To follow up on my post from last week, I thought it would make sense to analyze some possible house rules to improve the D&D minion rules. By house rules, I mean trying to adjust the rule to fix problems while remaining as true as possible to the original rule and the spirit of the fourth edition D&D game, rather than trying to rewrite the rule from the ground up.
A. The simplest and most obvious rule is to make minions immune to automatic damage just like they are immune to miss damage. This would probably be best stated as "minions are only vulnerable to damage from attacks that hit"; that would make sure they can still be killed by cleave, which is one of the few powers that really, really should work well against minions.
Though simple, this rule would not work well. Minions would be totally immune to all sorts of things which they clearly should not be immune to. They could dance through walls of fire and so on. The other rules which follow are more practical.
B. Minions could actually have hit points like real monsters, but any damage coming from an actual hit still kills them automatically. Maybe they have ¼ as many points as a real monster, but this is only used against automatic damage. This rule is fair and solves the problem, and retains most of the simplicity of the original minion rules. The main disadvantage is that it also loses one of the big benefits of the minion rules, that you never have to keep track of hit points for minions. It also has the strange effect that softening up minions with automatic damage not only wouldn't kill them, it wouldn't even make them easier to kill with normal attacks. That is, whether a minion is healthy or damaged, it still takes only one real hit to kill it. Whereas against a normal foe, causing a small amount of damage early on makes it takes fewer attacks to kill later.
C. Minions could ignore automatic damage below a certain amount, as if they had “resist damage”. This would not require any bookkeeping, and would give minions a certain amount of dignity. The disadvantage is if the amount of damage ignored is low, such as level/2, a lot of things will still automatically kill the minion. While at the amount of damage ignored is high, such as level +2, they may become immune to some effects which are pretty powerful and which they should not be immune to. In either case, it doesn't do a very good job of solving the problem that many attacks will either always kill the minion or never kill the minion. But it does make the minions seem less pathetically puny.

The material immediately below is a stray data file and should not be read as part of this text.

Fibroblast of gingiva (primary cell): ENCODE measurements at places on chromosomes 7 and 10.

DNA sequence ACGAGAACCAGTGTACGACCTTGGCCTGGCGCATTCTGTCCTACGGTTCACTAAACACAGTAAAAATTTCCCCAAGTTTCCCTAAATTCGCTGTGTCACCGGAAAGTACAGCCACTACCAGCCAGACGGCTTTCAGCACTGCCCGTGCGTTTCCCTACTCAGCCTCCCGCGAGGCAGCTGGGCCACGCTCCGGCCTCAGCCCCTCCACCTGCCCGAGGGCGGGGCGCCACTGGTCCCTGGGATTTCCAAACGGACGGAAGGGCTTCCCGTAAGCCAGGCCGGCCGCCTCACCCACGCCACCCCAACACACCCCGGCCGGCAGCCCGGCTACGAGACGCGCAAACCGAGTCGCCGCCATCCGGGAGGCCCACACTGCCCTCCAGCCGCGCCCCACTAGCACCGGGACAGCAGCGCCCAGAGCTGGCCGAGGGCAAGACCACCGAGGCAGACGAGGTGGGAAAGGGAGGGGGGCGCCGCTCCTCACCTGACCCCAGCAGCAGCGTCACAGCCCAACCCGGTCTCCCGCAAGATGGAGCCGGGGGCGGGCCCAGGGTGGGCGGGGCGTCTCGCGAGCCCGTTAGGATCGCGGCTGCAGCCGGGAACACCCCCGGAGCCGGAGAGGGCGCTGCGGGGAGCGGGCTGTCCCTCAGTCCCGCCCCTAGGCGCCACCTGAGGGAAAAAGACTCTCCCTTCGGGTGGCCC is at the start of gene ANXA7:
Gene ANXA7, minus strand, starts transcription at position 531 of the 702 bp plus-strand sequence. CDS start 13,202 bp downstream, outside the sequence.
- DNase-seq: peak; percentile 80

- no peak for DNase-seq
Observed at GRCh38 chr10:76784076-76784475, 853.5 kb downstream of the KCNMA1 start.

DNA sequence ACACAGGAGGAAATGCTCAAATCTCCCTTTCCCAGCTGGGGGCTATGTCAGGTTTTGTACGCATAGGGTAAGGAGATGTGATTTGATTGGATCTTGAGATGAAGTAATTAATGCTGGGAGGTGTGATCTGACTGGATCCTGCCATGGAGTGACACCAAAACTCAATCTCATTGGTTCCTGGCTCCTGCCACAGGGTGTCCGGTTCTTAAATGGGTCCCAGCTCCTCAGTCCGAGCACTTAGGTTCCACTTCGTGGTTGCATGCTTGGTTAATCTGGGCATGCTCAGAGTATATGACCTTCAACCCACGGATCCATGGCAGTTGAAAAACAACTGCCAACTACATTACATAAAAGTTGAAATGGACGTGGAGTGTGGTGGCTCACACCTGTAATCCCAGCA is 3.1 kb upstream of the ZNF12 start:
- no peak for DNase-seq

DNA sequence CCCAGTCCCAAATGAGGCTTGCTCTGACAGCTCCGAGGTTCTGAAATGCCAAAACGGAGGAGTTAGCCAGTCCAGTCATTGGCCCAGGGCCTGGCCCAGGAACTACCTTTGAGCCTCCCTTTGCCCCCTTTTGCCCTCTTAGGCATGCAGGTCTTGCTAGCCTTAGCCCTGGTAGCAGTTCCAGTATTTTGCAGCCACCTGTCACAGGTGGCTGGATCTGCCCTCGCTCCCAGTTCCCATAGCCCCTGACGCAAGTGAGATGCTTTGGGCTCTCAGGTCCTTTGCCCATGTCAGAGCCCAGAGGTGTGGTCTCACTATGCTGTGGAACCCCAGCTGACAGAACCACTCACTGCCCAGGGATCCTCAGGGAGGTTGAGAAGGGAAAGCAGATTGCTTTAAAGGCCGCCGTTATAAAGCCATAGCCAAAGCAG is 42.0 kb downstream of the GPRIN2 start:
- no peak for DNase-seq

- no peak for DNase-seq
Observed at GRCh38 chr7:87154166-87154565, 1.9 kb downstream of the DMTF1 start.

In this case and the previous one, it would make sense that attacks which miss should be considered identical to automatic hits - they can still kill if they cause enough damage.
D. Minions can only be killed by a successful hit, and damage that does not normally require a hit roll is allowed to make a hit roll for the purpose of killing the minion. This is probably the best solution in terms of solving the underlying problem that automatic killing is boring. One disadvantage is that it requires extra dice rolling. The bigger disadvantage is that it strays much farther from the normal rules than the other options. In particular, automatic damage is often somewhat disconnected from the character who creates it, so would not always be clear what hit roll is being made and what the bonuses are. It would essentially open a "can of worms" where the DM would have to make quite a few house rules to support it.
All of these solutions have definite problems, none of them is an obvious replacement for the current rule and there is definitely room for argument over whether any of them are actually better than the current rule. However, if you wanted to make a house rule, B, C, and D all sound quite plausible.